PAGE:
Meanwhile, data show that the mask mandates don’t work.
Late last week, the California governor’s office put out a tweet advising that restaurant-goers keep their masks on while dining.
“Going out to eat with members of your household this weekend?” the tweet reads. “Don’t forget to keep your mask on in between bites. Do your part to keep those around you healthy.”
In California, masks are required for anyone going outside their home, as well as workers in customer-facing businesses, offices, factories, and health care professionals, among others, according to the state’s COVID-19 guidance.
Going out to eat with members of your household this weekend? Don’t forget to keep your mask on in between bites.
— Office of the Governor of California (@CAgovernor) October 3, 2020
The statement drew a great deal of push-back on social media for many common-sense reasons.
Increasing the number of times you touch your face, constantly removing mask each time you take a bite? Any calculations done on how many “bites” each individual takes in a meal and therefore how many hand-to-face contacts that will mean? Presume that has been risk-assessed?
— Martin Dennison (@MartinLDennison) October 3, 2020
Is this for real? Or just more satire… Please advise. ?
— Dr Jay Calvert MD (@JayCalvertMD) October 8, 2020
I mean… pic.twitter.com/8dvMaod1tn
— Attila the Honeybunn (@TimMansplainsIt) October 6, 2020
This response to the California guidance shows that it may be time to really consider if the mask mandates really work.
Respiratory protection is one of the topics I cover in my environmental health and safety courses. Interestingly, such protection is recommended only after engineering controls, and individual work practices have been ruled out as effective protection. This is because anything that relies on humans 100% for success is doomed for failure.
Let’s consider some of the Centers for Disease Control and Prevention rules for the proper use and care of face masks, such as donning the mask.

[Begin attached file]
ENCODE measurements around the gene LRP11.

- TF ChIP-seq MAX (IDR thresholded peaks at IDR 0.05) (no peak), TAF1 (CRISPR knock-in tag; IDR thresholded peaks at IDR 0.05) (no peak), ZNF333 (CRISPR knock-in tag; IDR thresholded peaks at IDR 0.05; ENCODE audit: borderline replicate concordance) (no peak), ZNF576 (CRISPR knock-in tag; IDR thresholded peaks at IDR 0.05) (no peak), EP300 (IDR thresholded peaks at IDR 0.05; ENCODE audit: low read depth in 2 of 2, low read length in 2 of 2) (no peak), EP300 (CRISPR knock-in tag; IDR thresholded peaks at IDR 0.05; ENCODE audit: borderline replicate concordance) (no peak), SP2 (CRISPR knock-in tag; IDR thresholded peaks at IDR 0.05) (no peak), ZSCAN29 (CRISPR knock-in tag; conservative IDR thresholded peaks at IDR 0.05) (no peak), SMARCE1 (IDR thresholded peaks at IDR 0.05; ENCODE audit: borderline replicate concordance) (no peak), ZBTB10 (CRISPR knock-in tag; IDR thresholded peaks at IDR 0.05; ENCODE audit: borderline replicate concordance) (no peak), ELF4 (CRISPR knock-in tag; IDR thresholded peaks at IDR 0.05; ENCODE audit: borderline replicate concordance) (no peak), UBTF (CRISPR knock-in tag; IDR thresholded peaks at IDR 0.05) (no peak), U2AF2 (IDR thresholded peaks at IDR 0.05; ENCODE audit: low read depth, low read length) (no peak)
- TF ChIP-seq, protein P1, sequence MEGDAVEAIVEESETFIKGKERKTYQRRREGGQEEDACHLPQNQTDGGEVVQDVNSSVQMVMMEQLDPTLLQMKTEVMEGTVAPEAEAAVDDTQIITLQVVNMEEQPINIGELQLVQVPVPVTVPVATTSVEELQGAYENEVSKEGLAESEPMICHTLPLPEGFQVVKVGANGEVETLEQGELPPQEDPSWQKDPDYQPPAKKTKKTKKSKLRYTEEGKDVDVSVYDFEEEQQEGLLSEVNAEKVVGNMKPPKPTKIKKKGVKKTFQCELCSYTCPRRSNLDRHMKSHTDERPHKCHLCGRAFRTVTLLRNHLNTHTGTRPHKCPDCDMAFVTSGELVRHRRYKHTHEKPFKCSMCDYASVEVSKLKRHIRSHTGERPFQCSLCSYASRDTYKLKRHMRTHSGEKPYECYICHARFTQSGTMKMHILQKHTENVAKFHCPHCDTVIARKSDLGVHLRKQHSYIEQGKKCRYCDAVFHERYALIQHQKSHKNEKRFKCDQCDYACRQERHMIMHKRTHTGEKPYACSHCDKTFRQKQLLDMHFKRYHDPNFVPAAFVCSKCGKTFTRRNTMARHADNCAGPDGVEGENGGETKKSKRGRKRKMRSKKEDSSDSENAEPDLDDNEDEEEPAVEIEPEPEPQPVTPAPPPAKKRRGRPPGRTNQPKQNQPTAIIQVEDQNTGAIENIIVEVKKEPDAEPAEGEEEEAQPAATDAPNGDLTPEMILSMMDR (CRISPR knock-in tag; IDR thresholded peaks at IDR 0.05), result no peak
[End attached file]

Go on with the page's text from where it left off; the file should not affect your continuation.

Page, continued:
- Wash your hands before putting on your mask
- Put it over your nose and mouth and secure it under your chin
- Try to fit it snugly against the sides of your face
The hands are one of the most efficient highways for germs into the body, but how many of us wash our hands (or even put sanitizer) when donning masks? And I can’t tell you how many times I see people with masks that are not covering the nose or chin. And, if you follow the California Office of Governor Guidance, you will be smearing contaminants onto the mask through your meal.
There are numerous other rules for good mask-wearing, including laundering after use. However, how many people actually grab a clean, fresh mask every time they use one? How many people properly launder (i.e., use bleach if washing by hand).
Californians have lived with mask mandates for over 6 months now. Perhaps it is a good time to review if they are working. A group of researchers, including A.J. Kay, author of “The Curve Is Already Flat,” graphed the timing of the mask mandates and COVID-19 deaths, showing a steep rise following their implementation.
The team prepared 17 different charts comparing the institutions of mask mandates and a variety of health consequences. For example, here is one comparing Israel, Sweden, and the number of new cases.
As PJ Media’s Matt Margolis notes, these charts fail to show any correlation between mask mandates (which presumably increase the wearing of masks) and reductions in COVID-19 infections.
Furthermore, prolonged mask usage has its own set of potential health consequences. For example, skin irritation and rashes, breathing difficulties for those with asthma or other respiratory conditions.
There has been a great deal of debate if masks prevent the spread of the coronavirus. However, the real question should be, “Do the strict mask mandates work?” They don’t.DONATE
Donations tax deductible
to the full extent allowed by law.